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If I am provided with a 3rd party dll, say version 1.1

then I build a dll of my own referencing this 3rd party dll (version 1.1)

now I supply my dll back to this 3rd party. my dll has been built using they 1.1 "api" dll.

Now the 3rd party changes the version of their dll, which is also used within their software to version 1.2

After this, their software can no longer use my dll compiled with version 1.1 until I recompile my plugin dll with their version 1.2 dll.

How can this problem be resolved?

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1  
Did you set "Specific Version" to "True" for the reference you added to that DLL? If answer is yes simply set it to "False" (I suppose, of course, you don't need to change your code too to upgrade from 1.1 to 1.2...) –  Adriano Repetti Oct 26 '12 at 15:17
    
Thanks, I have set Specific Version to false, and there are no changes to any interfaces or functionality. The error from the 3rd party is like a dll loader exception. Could this be a problem on their end? –  bebonham Oct 26 '12 at 15:21
    
It could be an error on their side but to diagnose you need a more detailed report... –  Adriano Repetti Oct 26 '12 at 15:23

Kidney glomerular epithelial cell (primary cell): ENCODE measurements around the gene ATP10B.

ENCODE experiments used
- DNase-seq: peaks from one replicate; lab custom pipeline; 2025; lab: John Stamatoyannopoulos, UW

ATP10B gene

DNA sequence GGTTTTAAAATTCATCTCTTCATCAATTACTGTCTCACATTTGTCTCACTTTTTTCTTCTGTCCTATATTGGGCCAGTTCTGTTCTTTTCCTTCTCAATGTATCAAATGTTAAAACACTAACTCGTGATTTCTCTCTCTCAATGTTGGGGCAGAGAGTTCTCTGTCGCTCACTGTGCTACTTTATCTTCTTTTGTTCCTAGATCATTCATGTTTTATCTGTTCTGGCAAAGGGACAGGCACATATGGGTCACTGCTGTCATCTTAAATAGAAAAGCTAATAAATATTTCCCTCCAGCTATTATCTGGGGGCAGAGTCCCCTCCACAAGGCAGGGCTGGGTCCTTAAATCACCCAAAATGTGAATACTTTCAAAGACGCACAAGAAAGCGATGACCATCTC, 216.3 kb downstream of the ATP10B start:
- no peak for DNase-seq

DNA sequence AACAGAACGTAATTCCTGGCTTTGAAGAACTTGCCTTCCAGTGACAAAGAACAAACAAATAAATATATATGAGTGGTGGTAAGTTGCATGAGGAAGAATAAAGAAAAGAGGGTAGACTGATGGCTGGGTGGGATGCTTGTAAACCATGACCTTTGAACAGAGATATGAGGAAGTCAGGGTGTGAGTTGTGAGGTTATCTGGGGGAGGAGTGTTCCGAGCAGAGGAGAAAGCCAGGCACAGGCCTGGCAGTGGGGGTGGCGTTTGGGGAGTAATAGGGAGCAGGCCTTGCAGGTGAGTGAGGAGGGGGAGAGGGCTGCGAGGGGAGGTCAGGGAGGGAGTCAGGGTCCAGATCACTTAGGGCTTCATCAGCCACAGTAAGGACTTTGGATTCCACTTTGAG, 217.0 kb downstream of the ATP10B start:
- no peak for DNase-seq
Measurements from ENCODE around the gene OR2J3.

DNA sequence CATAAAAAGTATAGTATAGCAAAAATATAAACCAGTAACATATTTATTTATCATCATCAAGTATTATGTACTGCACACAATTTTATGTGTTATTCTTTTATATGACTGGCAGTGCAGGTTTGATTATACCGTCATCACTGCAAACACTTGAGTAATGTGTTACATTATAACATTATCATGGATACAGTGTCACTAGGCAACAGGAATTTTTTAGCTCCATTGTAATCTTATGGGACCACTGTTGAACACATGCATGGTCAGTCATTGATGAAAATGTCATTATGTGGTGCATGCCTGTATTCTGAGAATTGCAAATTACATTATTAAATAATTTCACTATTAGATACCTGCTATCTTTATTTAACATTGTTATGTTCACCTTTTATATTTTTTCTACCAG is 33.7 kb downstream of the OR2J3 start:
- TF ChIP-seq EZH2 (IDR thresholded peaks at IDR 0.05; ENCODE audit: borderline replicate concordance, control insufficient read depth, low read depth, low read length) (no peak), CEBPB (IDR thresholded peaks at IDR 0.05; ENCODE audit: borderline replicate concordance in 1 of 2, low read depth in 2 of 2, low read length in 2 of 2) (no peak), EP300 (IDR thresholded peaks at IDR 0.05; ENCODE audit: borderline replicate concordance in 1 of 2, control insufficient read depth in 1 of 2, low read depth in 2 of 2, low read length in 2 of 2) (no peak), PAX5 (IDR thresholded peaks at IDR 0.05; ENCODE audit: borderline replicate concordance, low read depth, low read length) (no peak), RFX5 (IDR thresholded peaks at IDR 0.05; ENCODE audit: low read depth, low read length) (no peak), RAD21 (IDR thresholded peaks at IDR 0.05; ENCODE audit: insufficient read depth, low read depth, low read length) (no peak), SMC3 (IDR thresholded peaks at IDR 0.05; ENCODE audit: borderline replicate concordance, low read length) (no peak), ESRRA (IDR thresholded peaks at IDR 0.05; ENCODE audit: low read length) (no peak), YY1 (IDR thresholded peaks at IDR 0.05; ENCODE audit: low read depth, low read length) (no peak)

Here is the error from their side:Could not load file or assembly 'company.class.Client, Version=1.1.8.2, Culture=neutral, PublicKeyToken=b0d2f667011a393b' or one of its dependencies. The located assembly's manifest definition does not match the assembly reference. (Exception from HRESULT: 0x80131040) –  bebonham Oct 26 '12 at 16:38
    
Is it company.class.Client your assembly or their assembly? –  Adriano Repetti Oct 26 '12 at 16:59

1 Answer 1

Consumers of your assembly that reference a newer version of an assembly you depend upon should use the <bindingRedirect> element in their application configuration file, like so:

<configuration>
   <runtime>
      <assemblyBinding xmlns="urn:schemas-microsoft-com:asm.v1">
         <dependentAssembly>
            <assemblyIdentity name="myDependency"
                              publicKeyToken="32ab4ba45e0a69a1"
                              culture="neutral" />
            <bindingRedirect oldVersion="1.0.0.0"
                             newVersion="2.0.0.0"/>
         </dependentAssembly>
      </assemblyBinding>
   </runtime>
</configuration>

Note that myDepdendency is the name of the assembly that you are dependent on that's been upgraded.

This is used commonly in Entity Framework and ASP.NET MVC; adding them through NuGet usually results in the above sections being added to your application configuration file.

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thanks you casper, I will do some research and if this works I will accept your answer. Thanks. –  bebonham Oct 26 '12 at 18:06

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